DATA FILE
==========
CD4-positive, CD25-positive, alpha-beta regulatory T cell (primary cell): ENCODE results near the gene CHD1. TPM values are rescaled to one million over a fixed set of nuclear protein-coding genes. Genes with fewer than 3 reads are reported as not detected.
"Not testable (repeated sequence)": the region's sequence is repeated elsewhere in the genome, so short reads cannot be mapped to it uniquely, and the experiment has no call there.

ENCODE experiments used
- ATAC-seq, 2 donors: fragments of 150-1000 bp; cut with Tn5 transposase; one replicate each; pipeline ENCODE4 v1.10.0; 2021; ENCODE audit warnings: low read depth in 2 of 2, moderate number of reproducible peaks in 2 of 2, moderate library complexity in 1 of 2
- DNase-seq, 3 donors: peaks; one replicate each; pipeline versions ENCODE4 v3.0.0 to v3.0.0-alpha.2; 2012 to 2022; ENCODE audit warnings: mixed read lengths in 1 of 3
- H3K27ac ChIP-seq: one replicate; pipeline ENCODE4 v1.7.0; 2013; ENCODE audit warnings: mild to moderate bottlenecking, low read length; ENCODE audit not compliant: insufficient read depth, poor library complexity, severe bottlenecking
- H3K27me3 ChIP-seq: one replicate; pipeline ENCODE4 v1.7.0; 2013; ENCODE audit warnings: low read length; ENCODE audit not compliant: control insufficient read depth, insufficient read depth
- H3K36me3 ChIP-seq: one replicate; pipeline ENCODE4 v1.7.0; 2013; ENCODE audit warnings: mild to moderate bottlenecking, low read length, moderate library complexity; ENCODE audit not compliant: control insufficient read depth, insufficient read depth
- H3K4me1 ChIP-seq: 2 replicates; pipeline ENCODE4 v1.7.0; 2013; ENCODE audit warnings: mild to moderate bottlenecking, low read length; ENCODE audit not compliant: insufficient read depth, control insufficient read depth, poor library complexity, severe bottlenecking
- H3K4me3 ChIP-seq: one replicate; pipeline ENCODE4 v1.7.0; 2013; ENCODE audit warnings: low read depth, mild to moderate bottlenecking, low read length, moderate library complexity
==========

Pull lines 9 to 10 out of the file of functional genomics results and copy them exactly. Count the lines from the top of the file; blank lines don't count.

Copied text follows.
- H3K4me1 ChIP-seq: 2 replicates; pipeline ENCODE4 v1.7.0; 2013; ENCODE audit warnings: mild to moderate bottlenecking, low read length; ENCODE audit not compliant: insufficient read depth, control insufficient read depth, poor library complexity, severe bottlenecking
- H3K4me3 ChIP-seq: one replicate; pipeline ENCODE4 v1.7.0; 2013; ENCODE audit warnings: low read depth, mild to moderate bottlenecking, low read length, moderate library complexity